The school year is over, graduation has passed, and for the moment I’m at home. It’s weird being back. I can’t say that I particularly like it, but compared to a lot of people’s situations, mine isn’t bad. My friend is talking to a guy who spends his entire summer in his room, reading textbooks. He’s afraid to leave his house, which has already been raided, because he doesn’t want to run into trouble in his neighborhood. I feel perfectly safe walking anywhere where I live, no matter what time it is. This is good, because recently I’ve had to walk to and from work a lot.
So I feel safe. I don’t feel particularly accepted, though. I feel like I don’t fit in with my environment. Looking back, I don’t know how I bore it through middle school and high school, where conformity is everything. I always thought it was my mixed race and fashion choices that made it hard to fit in with people. Now, I think that my thoughts had a lot to do with it, too. They just don’t click with other people’s, and I’m spending too much time repressing rants that I know will just make me look Crazy, Angry, or Weird.
I was at the mall with my friend. I knew that I had to visit her, and I also had to get long skirts for Kenya and Cameroon, so I decided to lump the two things together. It’s weird the things you resort to doing when you know you need to spend time with someone. Having lunch gets old, and an at-home visit was out of the question. What would we do, just sit and talk the entire time without an out? Recently, our most in-depth conversations have been about boys. As an asexual, that’s saying something.
My friend was telling me all about how she and her boyfriend had gone to the beach.
“Yeah, we went to ______ beach,” she was saying, “There are a whole lot of them out there. We’d never go to Coney Island, though, because that’s too ratchet. We saw all these girls wearing short shorts with their butt cheeks hanging out! He saw them, and he was like, ‘If I were their parents, I’d never let them out of the house,’ and I was like, ‘I know, right? Why do they think they need to try so hard?'”
For a second, I really hated her. Then I remembered she was my good friend. “Why do they necessarily need to be trying hard if they’re wearing shorts?” I asked her. “Also, weren’t they at the beach? If anything, they probably just eren’t* trying hard to be covered at all.” She started to respond, but I was annoyed, and also starting to think out loud.
“This is why I love Wesleyan. At Wes, I can wear whatever I want, and no one will think I’m doing it for anyone else. I can actually express myself and not be judged, you know? I have a friend whose cheeks are peeking out all the time. She doesn’t do it on purpose. It just happens, and then she fixes them, but she doesn’t stress over it because she knows that clothes aren’t made to fit black bodies, and there’s nothing she can really do about it.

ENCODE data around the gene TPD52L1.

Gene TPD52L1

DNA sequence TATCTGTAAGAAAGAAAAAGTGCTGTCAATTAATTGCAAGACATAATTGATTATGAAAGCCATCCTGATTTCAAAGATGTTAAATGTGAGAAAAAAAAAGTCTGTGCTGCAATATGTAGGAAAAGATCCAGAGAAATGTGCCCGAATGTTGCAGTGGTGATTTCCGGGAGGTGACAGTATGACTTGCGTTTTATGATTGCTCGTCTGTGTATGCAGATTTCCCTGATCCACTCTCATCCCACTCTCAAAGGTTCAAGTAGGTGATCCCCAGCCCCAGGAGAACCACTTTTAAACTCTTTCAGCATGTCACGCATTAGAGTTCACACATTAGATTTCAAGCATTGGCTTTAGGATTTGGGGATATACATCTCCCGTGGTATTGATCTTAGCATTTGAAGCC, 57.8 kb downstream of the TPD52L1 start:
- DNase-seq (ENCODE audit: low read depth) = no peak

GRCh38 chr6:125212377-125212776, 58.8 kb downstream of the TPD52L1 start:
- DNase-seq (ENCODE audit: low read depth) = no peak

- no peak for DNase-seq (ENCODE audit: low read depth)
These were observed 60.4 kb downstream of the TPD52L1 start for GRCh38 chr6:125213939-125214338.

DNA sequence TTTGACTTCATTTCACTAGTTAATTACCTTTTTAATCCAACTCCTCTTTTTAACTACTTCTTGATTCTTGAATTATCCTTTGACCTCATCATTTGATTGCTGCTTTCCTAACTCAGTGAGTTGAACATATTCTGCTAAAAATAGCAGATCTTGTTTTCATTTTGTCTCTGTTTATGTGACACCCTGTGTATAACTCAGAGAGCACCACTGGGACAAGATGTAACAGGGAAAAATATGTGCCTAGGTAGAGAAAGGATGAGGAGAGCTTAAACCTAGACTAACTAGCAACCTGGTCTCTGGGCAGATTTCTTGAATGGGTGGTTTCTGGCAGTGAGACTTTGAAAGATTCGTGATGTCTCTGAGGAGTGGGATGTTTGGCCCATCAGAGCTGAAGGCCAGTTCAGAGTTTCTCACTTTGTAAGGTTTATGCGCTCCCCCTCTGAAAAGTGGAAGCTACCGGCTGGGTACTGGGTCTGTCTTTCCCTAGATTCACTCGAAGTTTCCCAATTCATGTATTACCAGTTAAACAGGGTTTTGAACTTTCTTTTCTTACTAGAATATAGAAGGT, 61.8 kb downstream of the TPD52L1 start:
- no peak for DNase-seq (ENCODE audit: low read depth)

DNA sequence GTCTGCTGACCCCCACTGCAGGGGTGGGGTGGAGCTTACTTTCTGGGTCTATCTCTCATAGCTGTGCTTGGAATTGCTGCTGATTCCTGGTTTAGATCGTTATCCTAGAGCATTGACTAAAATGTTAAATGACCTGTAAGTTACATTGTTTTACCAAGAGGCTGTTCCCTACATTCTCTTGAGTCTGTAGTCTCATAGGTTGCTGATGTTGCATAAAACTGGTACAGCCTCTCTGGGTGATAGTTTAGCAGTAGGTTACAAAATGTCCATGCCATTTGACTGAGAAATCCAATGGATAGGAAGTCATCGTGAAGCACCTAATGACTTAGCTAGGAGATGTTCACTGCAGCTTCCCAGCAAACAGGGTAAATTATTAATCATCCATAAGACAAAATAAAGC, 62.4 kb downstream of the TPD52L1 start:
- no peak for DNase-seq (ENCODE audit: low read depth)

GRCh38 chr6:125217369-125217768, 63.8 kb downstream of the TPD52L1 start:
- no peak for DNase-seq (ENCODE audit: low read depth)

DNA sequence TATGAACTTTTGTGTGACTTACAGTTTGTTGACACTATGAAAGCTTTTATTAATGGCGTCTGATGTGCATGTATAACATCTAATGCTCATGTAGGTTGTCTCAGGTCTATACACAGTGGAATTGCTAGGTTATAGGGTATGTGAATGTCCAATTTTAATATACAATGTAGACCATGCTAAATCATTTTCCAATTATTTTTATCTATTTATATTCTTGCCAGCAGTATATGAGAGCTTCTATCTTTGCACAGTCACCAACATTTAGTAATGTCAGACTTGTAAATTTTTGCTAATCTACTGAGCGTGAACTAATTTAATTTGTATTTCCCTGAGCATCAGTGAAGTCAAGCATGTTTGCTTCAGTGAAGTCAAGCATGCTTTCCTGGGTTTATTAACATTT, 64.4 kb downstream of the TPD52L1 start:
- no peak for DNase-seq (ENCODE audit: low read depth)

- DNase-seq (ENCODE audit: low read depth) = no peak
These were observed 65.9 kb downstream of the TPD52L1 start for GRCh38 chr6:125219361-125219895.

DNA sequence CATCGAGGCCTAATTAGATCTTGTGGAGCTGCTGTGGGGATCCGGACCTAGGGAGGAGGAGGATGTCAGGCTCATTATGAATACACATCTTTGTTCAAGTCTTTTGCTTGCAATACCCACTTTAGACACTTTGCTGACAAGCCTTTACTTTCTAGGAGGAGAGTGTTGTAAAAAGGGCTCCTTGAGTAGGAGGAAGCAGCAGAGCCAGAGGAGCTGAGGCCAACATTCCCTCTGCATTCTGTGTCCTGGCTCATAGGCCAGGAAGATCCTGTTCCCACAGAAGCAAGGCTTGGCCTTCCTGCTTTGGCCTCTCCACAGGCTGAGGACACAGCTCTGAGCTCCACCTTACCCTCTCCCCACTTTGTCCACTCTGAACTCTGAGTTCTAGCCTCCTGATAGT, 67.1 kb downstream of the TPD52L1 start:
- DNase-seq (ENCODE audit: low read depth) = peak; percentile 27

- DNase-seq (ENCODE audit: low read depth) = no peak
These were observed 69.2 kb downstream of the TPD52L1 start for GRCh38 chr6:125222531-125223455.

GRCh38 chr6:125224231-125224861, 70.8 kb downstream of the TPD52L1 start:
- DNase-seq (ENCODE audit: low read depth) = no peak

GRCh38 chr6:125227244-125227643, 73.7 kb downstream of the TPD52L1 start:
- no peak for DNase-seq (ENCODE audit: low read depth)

The thing that sucks is that once you leave campus, everyone forgets about that. All of a sudden, you’re dressing to attract the interest of men. It’s like everything that you do is to put yourself on display for the world, despite the fact that you’re actually dressing because you’re confident, and you like the way you look.”
The ironic thing was that at the moment, I was wearing a leopard-print jumpsuit and red blazer. I looked fierce. Or I looked ridiculous, depending on your mindset. My friend was trying to talk again, but I cut into her. Again. Her voice was too weak, anyway.
“I really don’t like this place. People here have such small mindsets. Everyone just regurgitates things they’ve heard without even thinking about them, like the idea that girls who wear short shorts don’t respect themselves, or whatever nonsense the patriarchy put into their heads as another method of disenfranchising women. You honestly can’t win. Either you cover yourself up and are ashamed of your body*, conforming to a subservient and acquiescing standard, or you dress freely, and have to deal with sexual harassment that people will say you deserve. But it’s like that Everywhere! Oh, I miss my campus. The worst part is that I’m sure some girls are trying hard when they wear little clothing, and they aren’t just dressing for themselves. But aren’t you also trying hard when you induce sweat and discomfort, just so that you can seem chaste and respectable? Didn’t you use to wear crop tops and belly shirts and little shorts before your boyfriend told you not to do that anymore? The problem is that you don’t know who’s thinking what anymore, and in the meantime, everyone’s busy judging everyone else using stupid little unthoughtful examples, and it’s actually like everyone just has the same, copied-over mindset. Oh, people who don’t think are the worst!”
This had turned into a full-out rant that could have been somewhat insulting to my friend, as without noticing, I had implied that her mindset was stupid and she didn’t think on the same level that I did. I wondered if she was upset.
“I know,” she told me. “That’s why I can’t talk to as many people at home these days.”
*I understand that not everyone who covers herself is ashamed. Being completely covered is liberating in its own way, and I’m actually really looking forward to that when I’m in Cameroon. I just don’t like the idea that women who cover themselves are morally superior, or better marriage material, or whatever other bullshit.